Fungi make up the second largest kingdom, with an estimated number between one and ten million species. They include an enormous variety of life styles, ranging from microscopic yeasts, to saprotrophs decomposing organic matter, to parasites of plants, animals, and even fungi, to mutualistic symbioses including endo- and ectomycorrhiza and lichens. Lichenization plays an important role in fungal evolution, particularly in the Ascomycota, where lichens make up thirty percent of the currently recognized species or a total of nearly 18000 taxa.

Graphidaceae is the largest family of tropical crustose lichens and probably the largest family of all lichenized fungi, with 2300 currently recognized and a predicted total of over 4000 species. The family is the most important element of lichen communities in tropical rain forests. Graphidaceae includes several groups that historically were considered separate families: Thelotremataceae, Gomphillaceae, Asterothyriaceae, and Solorinellaceae. The revised classification currently accepted distinguishes four subfamilies: Gomphilloideae, Fissurinoideae, Redonographoideae, and Graphidoideae. The latter three are considered the 'core' Graphidaceae, as they correspond to the previously recognized families Graphidaceae and Thelotremataceae, which comprise mostly epiphytic lichens with trentepohlioid photobiont and graphidoid, distoseptate ascospores. In contrast, subfamily Gomphilloideae includes many species growing on soil, bryophytes, and especially leaves, with chlorococcoid photobiont and thin-walled, euseptate ascospores. Transitions between these groups do exist, however. The largest subfamily, Graphidoideae, contains seven tribes: Acanthothecieae, Diploschisteae, Graphideae, Leptotremateae, Ocellularieae, Thelotremateae, and Wirthiotremateae. Until recently, only 13 genera were distinguished in the core Graphidaceae, but this number has grown within a decade to over 70 genera, with more than 20 additional genera in subfamily Gomphilloideae.

Tropical epiphytic Graphidaceae often grow endoperidermal in the upper, dead layers of tree bark. In some species, the thallus forms a hollow cavity below that is inhabited by ants or termites. The family is most diverse in lowland rain and lower montane forests between sea level and 2000 meters, with some groups extending into dry forests and upper montane regions. Many genera are indicators of the conservation status of tropical ecosystems, being most diverse in, or restricted to, oldgrowth primary forest. Graphidaceae is very rich in secondary chemical substances, with potential interest for pharmaceutical screening programs.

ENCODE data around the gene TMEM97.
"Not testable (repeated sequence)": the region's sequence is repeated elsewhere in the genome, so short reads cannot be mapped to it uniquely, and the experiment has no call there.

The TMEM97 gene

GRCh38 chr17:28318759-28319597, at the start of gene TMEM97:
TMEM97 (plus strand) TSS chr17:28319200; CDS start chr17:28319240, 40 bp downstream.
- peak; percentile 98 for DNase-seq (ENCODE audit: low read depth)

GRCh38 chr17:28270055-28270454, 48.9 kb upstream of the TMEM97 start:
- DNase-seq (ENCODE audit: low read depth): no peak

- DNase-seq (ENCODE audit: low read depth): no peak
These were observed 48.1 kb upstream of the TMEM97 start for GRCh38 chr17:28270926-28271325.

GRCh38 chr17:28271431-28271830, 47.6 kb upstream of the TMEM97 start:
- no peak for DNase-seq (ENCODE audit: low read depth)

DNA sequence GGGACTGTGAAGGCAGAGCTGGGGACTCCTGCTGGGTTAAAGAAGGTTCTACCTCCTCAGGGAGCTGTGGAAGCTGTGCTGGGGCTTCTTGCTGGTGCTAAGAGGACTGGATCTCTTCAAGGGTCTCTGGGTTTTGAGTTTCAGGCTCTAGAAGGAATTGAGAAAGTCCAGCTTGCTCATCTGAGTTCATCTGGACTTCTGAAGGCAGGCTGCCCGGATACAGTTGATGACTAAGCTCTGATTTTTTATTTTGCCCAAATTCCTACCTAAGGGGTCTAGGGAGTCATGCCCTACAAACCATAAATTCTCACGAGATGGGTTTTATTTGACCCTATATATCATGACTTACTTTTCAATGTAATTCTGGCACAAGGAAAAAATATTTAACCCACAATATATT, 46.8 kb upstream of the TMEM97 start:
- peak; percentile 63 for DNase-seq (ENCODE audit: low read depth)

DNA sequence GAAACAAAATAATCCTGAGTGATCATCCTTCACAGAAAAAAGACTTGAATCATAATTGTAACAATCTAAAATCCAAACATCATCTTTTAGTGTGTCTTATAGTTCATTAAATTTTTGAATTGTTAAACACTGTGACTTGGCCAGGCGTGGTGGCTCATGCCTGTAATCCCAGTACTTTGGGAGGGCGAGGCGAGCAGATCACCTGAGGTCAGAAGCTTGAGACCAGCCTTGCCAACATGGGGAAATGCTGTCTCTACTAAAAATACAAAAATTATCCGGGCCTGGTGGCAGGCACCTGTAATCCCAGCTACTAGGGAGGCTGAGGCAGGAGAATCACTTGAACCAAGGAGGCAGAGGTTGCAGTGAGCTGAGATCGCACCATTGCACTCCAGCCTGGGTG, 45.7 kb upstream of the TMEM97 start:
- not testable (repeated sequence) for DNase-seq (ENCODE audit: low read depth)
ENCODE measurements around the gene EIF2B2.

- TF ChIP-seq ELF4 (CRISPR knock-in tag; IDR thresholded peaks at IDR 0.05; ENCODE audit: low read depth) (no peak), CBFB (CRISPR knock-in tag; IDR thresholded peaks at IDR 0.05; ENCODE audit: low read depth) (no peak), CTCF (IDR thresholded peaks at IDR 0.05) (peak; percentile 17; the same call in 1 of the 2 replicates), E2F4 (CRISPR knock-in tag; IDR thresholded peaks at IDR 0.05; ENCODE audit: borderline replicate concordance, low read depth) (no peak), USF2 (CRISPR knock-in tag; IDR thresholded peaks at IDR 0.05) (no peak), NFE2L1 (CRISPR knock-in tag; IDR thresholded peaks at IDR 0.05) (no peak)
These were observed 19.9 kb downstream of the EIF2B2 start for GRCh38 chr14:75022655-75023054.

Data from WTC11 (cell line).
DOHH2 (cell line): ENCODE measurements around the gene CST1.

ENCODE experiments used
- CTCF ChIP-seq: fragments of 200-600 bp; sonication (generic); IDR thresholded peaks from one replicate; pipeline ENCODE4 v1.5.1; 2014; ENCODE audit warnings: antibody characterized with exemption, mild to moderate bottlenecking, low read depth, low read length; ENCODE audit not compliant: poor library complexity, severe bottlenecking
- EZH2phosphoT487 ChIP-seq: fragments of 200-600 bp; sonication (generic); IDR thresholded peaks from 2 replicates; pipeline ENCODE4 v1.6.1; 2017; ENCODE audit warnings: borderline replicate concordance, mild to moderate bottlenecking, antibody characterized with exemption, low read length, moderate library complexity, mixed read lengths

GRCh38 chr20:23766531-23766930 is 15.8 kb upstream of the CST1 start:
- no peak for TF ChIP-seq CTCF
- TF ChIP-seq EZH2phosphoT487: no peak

Further reading:

  • Lücking et al. (2014) One hundred and sixty new species of Graphidaceae: closing the gap or a drop in the bucket? Phytotaxa (in press).
  • Rivas Plata et al. (2013) A molecular phylogeny of Graphidaceae (Ascomycota, Lecanoromycetes, Ostropales) including 428 species. Mycokeys 6: 55–94. [Full access]
  • Rivas Plata et al. (2012) A new classification for the family Graphidaceae (Ascomycota: Lecanoromycetes: Ostropales). Fungal Diversity 52: 107–121. [Website]
  • Rivas Plata et al. (2008) When family matters: an analysis of Thelotremataceae (Lichenized Ascomycota: Ostropales) as bioindicators of ecological continuity in tropical forests. Biodiversity and Conservation 17: 1319–1351. [Website]
  • Frisch et al. (2006) Contributions towards a new systematics of the lichen family Thelotremataceae. Bibliotheca Lichenologica 92: 1–556. [Website]
  • Staiger (2002) Die Flechtenfamilie Graphidaceae: Studien in Richtung einer natürlichen Gliederung. Bibliotheca Lichenologica 85: 1–526. [Website]
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